Mouth sores, also known as ulcers, are a common symptom of HIV. Mouth sores can have a profound impact on a person’s quality of life if they do not get treatment.

People living with HIV are more likely to develop oral health problems because the virus can weaken the immune system, which makes it harder to fight infection.

According to the World Health Organization (WHO), around 40–50 percent of people living with HIV have oral infections that can cause complications in the mouth, including sores.

Mouth sores can be painful and make eating, swallowing, and taking medications more challenging.

In this article, we look at the causes and treatment of mouth sores in people living with HIV. We also cover some general prevention tips and when to see a doctor.


Oral herpes

Oral herpes can cause painful red sores on the lips, gums, tongue, and inside of the cheeks. These lesions are commonly known as cold sores or fever blisters, and they result from infection with the herpes simplex virus (HSV).

Additional symptoms may include:

  • fever
  • fatigue
  • muscle aches
  • swollen or painful lymph nodes
  • a burning or tingling sensation near the sores

Anyone can get oral herpes, but HIV increases the risk for opportunistic infections, such as HSV. People with untreated HIV may experience more prolonged and severe outbreaks of cold sores.

HSV is a common and highly contagious infection. It is possible to contract oral herpes through direct contact with the saliva or cold sores of someone with the infection. Transmission is more likely to occur during an outbreak of sores.

People can reduce their risk of contracting HSV by not kissing or sharing foods with someone with oral herpes, especially during an outbreak.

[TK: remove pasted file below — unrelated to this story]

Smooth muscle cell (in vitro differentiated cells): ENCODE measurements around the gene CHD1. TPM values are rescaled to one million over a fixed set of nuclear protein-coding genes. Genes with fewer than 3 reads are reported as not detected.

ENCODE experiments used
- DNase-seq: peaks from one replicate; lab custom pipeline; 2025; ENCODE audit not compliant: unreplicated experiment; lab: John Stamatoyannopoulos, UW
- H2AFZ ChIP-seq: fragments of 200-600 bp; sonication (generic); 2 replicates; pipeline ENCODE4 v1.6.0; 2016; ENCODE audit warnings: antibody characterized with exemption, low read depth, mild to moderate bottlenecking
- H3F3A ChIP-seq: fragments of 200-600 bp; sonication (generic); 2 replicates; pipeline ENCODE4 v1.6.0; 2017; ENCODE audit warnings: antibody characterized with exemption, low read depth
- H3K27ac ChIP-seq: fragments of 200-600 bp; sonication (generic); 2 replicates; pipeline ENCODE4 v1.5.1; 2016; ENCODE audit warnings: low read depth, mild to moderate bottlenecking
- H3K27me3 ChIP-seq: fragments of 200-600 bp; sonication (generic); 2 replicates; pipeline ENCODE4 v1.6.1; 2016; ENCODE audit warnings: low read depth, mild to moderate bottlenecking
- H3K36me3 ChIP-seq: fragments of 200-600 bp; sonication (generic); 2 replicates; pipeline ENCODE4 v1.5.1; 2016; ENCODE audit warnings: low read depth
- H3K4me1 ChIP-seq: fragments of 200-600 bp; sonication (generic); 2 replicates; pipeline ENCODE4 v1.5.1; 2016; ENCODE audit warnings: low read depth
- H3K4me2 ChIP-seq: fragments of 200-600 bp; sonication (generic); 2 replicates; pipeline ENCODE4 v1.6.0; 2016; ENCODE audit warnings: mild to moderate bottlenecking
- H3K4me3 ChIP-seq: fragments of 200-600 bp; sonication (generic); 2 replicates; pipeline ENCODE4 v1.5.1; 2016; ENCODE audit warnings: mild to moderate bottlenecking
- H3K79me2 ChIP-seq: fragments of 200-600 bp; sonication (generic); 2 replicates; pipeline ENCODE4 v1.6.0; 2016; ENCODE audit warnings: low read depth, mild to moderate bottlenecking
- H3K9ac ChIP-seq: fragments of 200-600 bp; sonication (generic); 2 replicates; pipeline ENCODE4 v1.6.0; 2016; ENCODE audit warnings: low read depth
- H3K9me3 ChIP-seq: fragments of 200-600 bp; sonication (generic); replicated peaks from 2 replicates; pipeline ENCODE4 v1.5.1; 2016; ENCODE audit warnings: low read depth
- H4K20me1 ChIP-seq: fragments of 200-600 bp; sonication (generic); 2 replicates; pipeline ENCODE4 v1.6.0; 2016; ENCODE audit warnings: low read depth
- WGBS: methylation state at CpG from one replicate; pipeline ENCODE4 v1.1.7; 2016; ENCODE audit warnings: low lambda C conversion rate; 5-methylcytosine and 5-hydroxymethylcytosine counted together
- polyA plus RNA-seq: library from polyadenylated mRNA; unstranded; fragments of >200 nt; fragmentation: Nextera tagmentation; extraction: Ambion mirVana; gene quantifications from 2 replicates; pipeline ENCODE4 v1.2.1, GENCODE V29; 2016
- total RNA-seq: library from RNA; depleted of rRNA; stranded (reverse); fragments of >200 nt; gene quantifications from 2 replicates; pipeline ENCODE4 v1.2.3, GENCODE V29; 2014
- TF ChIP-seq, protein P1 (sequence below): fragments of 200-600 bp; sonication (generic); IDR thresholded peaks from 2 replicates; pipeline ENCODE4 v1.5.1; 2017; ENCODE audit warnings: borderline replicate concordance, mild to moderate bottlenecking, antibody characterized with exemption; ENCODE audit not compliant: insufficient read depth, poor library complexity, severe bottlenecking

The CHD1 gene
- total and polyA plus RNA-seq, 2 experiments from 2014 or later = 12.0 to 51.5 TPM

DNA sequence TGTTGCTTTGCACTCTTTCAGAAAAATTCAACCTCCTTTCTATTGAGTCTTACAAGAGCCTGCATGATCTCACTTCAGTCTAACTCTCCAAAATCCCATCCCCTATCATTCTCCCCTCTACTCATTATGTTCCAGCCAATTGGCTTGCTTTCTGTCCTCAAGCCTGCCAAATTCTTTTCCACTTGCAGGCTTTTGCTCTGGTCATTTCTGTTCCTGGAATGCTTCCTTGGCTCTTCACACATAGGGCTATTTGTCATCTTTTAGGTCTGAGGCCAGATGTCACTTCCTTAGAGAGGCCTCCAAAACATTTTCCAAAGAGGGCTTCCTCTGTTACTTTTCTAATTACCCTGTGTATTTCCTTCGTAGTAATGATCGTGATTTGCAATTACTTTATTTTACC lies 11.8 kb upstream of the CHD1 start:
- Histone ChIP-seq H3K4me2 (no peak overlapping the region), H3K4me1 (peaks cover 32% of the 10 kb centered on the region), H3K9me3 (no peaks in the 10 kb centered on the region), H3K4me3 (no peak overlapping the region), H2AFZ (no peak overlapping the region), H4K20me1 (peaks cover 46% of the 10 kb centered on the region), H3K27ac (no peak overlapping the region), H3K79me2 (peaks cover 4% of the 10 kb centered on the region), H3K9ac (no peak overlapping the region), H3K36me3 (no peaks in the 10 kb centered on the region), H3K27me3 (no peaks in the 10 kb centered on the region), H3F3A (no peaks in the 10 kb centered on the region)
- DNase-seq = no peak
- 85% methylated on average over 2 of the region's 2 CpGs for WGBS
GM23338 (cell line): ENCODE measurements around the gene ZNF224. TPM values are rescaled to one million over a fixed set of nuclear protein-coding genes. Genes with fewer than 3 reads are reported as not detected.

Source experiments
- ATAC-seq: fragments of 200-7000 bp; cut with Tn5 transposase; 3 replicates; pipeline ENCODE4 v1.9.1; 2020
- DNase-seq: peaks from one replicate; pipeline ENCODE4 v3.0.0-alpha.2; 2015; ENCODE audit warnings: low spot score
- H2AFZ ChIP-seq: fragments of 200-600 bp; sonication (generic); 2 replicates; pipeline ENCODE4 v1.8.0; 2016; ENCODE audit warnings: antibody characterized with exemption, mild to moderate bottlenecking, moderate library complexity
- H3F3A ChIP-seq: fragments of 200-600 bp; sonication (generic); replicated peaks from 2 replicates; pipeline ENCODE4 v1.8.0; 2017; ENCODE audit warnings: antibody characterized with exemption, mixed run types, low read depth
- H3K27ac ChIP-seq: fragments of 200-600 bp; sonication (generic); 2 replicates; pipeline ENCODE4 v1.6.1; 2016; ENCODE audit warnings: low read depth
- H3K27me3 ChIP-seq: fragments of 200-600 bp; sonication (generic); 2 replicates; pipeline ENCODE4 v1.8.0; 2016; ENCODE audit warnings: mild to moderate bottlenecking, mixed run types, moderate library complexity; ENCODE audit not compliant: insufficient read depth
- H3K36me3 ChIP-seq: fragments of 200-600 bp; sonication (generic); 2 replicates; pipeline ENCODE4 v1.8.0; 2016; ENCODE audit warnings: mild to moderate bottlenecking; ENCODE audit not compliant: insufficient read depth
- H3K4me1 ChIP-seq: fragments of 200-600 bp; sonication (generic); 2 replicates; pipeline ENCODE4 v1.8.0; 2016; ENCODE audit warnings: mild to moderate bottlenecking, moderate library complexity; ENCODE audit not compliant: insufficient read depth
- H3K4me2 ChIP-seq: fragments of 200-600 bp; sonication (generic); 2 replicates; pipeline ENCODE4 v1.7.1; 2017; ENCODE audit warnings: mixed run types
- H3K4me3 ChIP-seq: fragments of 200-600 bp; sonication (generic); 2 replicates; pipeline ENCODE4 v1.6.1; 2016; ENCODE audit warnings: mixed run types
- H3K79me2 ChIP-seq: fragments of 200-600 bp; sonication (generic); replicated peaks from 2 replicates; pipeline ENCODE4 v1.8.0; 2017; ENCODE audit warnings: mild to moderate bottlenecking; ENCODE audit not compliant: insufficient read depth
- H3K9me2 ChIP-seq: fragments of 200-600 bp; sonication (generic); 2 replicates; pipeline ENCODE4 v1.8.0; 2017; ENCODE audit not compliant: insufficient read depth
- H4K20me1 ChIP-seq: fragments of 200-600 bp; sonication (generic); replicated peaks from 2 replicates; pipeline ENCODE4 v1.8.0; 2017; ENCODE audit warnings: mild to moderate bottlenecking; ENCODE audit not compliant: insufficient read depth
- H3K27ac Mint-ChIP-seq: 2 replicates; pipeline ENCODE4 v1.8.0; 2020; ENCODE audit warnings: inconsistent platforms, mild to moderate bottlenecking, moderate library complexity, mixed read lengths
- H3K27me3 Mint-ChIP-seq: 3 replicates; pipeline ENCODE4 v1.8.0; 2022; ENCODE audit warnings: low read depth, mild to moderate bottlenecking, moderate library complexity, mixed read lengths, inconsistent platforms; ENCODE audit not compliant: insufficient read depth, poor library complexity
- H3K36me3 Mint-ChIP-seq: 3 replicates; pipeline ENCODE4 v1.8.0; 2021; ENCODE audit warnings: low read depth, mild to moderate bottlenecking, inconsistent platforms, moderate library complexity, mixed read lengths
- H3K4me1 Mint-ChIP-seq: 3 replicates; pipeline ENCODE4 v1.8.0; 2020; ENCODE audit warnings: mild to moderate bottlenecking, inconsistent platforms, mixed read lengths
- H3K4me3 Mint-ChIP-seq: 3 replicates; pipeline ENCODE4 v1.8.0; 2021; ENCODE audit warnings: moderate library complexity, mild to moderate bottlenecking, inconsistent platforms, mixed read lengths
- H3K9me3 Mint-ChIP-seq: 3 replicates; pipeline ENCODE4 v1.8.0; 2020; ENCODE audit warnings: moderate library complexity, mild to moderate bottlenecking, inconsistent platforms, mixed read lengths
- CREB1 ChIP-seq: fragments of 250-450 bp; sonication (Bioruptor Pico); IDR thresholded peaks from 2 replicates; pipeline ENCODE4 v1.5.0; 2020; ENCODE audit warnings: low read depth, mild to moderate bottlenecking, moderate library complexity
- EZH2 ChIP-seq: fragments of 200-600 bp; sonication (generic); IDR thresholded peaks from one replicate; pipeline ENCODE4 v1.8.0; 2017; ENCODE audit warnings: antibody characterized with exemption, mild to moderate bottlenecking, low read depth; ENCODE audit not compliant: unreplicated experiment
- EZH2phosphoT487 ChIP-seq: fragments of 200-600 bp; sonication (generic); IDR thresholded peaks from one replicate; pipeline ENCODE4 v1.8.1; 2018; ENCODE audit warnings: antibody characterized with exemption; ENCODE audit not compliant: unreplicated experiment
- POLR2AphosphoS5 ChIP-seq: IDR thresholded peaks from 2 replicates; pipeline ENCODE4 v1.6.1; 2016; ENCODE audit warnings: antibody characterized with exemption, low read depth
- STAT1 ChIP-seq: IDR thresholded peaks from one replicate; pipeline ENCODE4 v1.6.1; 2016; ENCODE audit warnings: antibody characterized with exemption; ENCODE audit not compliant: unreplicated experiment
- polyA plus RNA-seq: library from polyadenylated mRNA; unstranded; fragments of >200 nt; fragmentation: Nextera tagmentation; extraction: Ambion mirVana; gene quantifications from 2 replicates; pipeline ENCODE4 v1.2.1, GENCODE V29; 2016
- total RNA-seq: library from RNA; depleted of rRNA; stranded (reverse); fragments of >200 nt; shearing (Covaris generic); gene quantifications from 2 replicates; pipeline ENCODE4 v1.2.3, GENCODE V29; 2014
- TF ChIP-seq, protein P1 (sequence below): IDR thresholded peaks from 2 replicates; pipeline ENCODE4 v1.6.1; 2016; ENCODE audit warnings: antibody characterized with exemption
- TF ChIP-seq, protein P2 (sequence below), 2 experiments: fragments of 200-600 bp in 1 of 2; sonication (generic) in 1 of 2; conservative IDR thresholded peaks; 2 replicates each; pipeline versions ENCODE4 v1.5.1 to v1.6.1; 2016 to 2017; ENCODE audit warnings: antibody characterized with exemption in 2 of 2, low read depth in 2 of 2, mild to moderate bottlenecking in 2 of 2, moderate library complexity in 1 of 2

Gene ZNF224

HSV can also cause genital herpes, which a person can transmit during vaginal, anal, or oral sex.

Herpes is treatable. Doctors may prescribe oral antiviral medications, such as acyclovir or valacyclovir.

Human papillomavirus

Human papillomavirus (HPV) infections are prevalent among people living with HIV. An Italian study found that 48 percent of women living with HIV had an HPV infection compared with 28 percent of women without HIV.

HPV can cause small white bumps, or warts, on and around the mouth and lips. These warts are usually not painful, but they may bleed if a person picks at them.

HPV can also cause genital warts, which are highly contagious. A person can contract oral HPV during oral sex if the virus enters the bloodstream through a cut or tear in the mouth.

Most people who have oral HPV do not experience any symptoms. If symptoms do occur, they can include:

  • warts
  • painful sores inside the mouth
  • difficulty swallowing
  • swollen tonsils
  • a sore throat

Ways to reduce the risk of oral HPV include:

  • getting the HPV vaccine
  • using a condom during sex
  • limiting the number of sexual partners
  • quitting smoking and other tobacco products

There is no known cure for HPV. It is difficult to treat HPV warts with topical medications, so doctors may need to remove them surgically.

Canker sores

Canker sores, also known as aphthous ulcers, are painful ulcers that can develop on the soft tissue inside the mouth. They are typically small and either white or gray.

Doctors do not fully understand what causes canker sores, but various factors, such as mouth injuries, stress, vitamin deficiencies, and weakened immune function, may play a role in their development. Canker sores are not contagious.

People can help reduce their risk of canker sores by doing the following:

  • avoiding and managing stress
  • avoiding spicy or acidic foods and beverages
  • chewing carefully to avoid injuring the mouth
  • eating a balanced and healthful diet

For mild canker sores, rinsing the mouth with an over-the-counter mouthwash can reduce inflammation and keep the ulcers clean. In severe cases, a doctor or dentist may prescribe medicated ointments and mouthwash to minimize pain and promote healing.